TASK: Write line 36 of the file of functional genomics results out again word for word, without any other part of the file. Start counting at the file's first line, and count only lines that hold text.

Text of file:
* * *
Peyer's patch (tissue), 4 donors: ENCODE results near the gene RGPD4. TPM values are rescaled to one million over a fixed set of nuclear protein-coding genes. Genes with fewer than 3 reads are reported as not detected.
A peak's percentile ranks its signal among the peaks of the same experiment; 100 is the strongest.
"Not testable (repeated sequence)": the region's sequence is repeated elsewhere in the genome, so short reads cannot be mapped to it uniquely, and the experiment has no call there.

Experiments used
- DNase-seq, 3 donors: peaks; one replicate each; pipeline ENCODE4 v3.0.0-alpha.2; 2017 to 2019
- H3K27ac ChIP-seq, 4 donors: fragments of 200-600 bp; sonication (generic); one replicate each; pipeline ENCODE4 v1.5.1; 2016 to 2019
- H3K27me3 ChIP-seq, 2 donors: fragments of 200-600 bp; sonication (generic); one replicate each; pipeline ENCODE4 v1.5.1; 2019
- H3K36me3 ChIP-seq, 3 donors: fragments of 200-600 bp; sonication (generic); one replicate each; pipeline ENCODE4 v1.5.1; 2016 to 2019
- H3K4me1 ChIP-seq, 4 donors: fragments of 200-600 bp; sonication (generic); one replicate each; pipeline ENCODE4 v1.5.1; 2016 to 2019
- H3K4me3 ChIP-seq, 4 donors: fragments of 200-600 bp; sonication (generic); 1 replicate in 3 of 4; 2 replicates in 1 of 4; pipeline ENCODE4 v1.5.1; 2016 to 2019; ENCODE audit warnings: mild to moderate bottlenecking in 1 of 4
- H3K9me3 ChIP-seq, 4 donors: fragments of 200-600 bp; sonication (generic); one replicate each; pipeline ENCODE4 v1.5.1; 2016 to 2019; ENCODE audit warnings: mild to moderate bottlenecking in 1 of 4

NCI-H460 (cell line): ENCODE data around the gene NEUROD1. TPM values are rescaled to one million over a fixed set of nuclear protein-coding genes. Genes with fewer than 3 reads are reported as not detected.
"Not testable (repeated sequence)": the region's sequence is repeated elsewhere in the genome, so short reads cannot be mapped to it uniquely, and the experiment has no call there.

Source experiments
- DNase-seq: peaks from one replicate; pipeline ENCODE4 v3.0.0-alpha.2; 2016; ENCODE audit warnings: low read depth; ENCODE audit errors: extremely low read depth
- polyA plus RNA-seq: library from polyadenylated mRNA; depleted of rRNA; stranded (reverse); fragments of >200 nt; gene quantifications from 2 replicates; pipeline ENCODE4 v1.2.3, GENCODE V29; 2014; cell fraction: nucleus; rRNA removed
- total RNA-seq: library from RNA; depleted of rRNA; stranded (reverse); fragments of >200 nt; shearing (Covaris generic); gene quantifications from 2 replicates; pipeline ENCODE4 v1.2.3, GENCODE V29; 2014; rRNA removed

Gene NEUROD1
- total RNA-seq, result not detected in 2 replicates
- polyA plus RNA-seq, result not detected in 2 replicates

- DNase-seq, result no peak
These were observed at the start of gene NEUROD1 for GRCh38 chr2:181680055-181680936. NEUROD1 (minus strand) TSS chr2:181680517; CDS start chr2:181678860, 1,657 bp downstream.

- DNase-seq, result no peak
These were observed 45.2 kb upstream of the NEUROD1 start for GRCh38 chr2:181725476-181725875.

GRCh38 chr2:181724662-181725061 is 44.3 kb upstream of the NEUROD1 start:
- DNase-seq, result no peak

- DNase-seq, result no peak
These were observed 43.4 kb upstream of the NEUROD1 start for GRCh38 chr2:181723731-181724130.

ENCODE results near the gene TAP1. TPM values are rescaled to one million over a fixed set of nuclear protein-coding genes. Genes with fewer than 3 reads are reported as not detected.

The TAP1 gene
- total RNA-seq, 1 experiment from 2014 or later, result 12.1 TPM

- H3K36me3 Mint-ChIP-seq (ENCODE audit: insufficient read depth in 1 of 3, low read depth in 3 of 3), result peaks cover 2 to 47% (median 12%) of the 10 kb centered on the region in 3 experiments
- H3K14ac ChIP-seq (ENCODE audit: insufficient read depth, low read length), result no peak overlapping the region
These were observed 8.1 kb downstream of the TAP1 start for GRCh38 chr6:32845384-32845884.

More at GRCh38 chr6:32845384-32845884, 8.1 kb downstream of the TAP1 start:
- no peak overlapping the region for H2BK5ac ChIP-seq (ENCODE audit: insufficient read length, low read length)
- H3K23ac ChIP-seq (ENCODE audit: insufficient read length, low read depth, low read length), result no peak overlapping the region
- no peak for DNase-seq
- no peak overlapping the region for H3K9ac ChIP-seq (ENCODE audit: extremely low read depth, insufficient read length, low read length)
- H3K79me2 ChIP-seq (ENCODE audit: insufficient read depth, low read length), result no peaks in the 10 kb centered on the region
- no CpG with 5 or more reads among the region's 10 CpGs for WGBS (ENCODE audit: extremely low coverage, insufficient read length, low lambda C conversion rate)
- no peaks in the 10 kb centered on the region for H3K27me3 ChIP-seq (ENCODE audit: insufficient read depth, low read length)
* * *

- no peak overlapping the region for H2BK5ac ChIP-seq (ENCODE audit: insufficient read length, low read length)